That is a quintessentially centrist diagnosis, of course. "Our politics has become far more rancorous," the report states, "and this not only makes it harder to legislate but also turns off moderate voters, while arousing the passions of those at ideological extremes (precisely the opposite of what our political institutions should do as a general matter)."
Well, I have my doubts about that "should." Justice is not usually on the side of genial indifference -- which, after all, is what the paralyzed response to "ideological extremes" amounts to, often enough. The Abolitionists and Suffragettes were on the fringe. Aleksandr Solzhenitsyn was, and is, in sundry regards, more than a bit of a wingnut. Better the truths of their ideological extremism than the status quo ante consensus ranged against them.
Even so, there is something worrying about the self-disenfranchisement of the professedly moderate citizens: Namely, the danger of a crisis of legitimacy, eroding whatever minimal level of trust in the institutions of governance is required to avoid (as Kodos puts it) a violent bloodbath.
Not that the authors put it quite like that. But come on -- let’s not pretend it isn't something to consider. Remember the angry crowds in Florida, five years ago. Think of the situation in France right now, with its wireless rioters. It is an article of faith among some people on the left that non-voting by the non-elite is a sign of their superior insight into the nature of the system. (I speak as someone who used to finger that particular set of rosary beads, from time to time.) But chances are an American flash-mob uprising would be somewhat less inspiring than the storming of the Bastille.
So what do the authors of Democracy at Risk propose? All sorts of things -- most of them modest reforms, aimed at reducing various barriers to civic participation that have developed over the years.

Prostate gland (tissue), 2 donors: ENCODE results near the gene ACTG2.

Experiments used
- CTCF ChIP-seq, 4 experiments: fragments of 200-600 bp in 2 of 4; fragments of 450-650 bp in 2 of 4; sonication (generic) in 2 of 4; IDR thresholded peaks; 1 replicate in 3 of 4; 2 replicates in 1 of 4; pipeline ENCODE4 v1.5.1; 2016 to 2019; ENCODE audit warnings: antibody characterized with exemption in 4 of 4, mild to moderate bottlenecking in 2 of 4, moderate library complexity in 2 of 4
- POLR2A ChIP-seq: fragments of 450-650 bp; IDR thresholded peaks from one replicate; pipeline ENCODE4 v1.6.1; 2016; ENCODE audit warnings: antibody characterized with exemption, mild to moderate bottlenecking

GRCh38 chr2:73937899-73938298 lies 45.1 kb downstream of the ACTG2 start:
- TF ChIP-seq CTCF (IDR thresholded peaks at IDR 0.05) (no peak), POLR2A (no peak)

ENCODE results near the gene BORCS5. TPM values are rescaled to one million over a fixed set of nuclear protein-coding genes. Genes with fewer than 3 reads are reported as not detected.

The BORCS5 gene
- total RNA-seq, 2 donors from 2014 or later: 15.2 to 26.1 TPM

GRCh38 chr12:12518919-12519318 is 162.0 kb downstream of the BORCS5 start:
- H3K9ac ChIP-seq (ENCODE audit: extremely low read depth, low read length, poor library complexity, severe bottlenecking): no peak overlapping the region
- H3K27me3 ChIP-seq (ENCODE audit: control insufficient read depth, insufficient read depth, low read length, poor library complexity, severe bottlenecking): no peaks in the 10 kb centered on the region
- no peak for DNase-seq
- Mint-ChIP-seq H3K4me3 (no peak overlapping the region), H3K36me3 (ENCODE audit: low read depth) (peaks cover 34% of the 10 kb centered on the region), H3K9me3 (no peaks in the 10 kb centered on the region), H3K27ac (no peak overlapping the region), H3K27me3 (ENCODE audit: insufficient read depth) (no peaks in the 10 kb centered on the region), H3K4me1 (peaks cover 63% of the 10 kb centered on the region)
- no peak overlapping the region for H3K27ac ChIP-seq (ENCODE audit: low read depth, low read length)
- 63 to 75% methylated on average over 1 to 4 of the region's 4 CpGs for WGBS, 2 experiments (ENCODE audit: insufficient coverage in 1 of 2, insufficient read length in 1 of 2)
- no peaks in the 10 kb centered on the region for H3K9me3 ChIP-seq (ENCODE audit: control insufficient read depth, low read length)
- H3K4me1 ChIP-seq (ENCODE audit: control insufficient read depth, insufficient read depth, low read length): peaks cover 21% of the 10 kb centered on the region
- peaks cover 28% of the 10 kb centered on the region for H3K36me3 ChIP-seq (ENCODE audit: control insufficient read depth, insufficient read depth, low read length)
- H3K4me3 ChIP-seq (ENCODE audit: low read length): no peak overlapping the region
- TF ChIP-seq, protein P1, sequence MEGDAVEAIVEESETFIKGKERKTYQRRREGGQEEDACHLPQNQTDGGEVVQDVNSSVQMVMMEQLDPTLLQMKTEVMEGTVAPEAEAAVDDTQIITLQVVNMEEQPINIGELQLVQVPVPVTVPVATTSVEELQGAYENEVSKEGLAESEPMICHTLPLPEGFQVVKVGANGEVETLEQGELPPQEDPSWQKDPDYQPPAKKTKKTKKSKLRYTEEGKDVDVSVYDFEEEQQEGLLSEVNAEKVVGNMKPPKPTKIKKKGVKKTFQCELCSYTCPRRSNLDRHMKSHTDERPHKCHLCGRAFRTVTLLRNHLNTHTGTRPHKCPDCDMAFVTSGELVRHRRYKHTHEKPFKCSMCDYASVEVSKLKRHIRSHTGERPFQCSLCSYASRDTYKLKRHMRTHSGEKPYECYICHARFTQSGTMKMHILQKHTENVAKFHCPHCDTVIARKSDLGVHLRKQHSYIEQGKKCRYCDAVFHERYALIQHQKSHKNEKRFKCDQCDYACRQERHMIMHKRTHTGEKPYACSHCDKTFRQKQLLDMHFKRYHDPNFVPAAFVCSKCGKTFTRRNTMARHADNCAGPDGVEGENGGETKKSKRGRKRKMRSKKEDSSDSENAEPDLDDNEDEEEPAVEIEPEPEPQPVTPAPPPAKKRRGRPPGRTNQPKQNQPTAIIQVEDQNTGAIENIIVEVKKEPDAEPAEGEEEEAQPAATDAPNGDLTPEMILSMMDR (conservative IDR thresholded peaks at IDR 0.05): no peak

Some are simple enough that they might just happen. For example, they suggest mailing polling place information to registered voters shortly before Election Day. Others feel only slightly more realistic than proposing to repeal the law of gravity: "Vigilant enforcement of fair housing laws already on the books would help to ensure that all Americans have the same opportunity to live in desirable neighborhoods. Increasing racial and social integration would, in turn, inject diversity and pluralism into experiences of local engagement."
There should be "a greater emphasis in schools on civic education that emphasizes civic duty and empowerment" so that young citizens-in-training will "learn not only how to think about political forces, causes, and effects but also about what they can do and the conditions under which they can make a difference."
It is difficult to argue with this suggestion. For that matter, it is difficult even to say, in any concrete sense, what it actually means. But unless either Jon Stewart or Playstation is involved, it’s probably a waste of everyone's time.
The authors’ willingness to brainstorm is commendable, though the list of proposals can leave you with more worry and bafflement. It's not just the proposals are sometimes a bit vague, or even slightly comic. (Will it really do much good to "encourage recognition of a young person’s 'first vote' as a significant rite of passage"?)
The limits on civic participation are, in part, a matter of the de facto disenfranchisement of people with limited economic and educational opportunities. Addressing that means taking political action. Which is, in turn, a matter of increased civic participation on the part of people who aren’t being served by the present arrangement. See the problem? No doubt some of the authors did, too, without quite solving it. Then again, they’re political scientists, not political magicians.
Rick Perlstein, a friend from the days of Lingua Franca, is now working on a book about Richard Nixon. Last year, he published a series of in-depth articles about the Republican Party and the American conservative movement. (Those are not quite the same thing, though that distinction only becomes salient from time to time.) In short, Perlstein has had occasion to think about honesty and dissimulation -- and about the broad, swampy territory in between, where politicians finesse the difference. As do artists and used-car salesmen....
It’s the job of historians to map that territory. But philosophers wander there, too. “What is truth?” as Nietzsche once asked. “A mobile army of metaphors, metonymies, anthropomorphisms. Truths are illusions of which one has forgotten that they are illusions.” Kind of a Cheneyo-Rumsfeldian ring to that thought. It comes from an essay called “On Truth and Lie in an Extra-Moral Sense,” which does, too, come to think of it.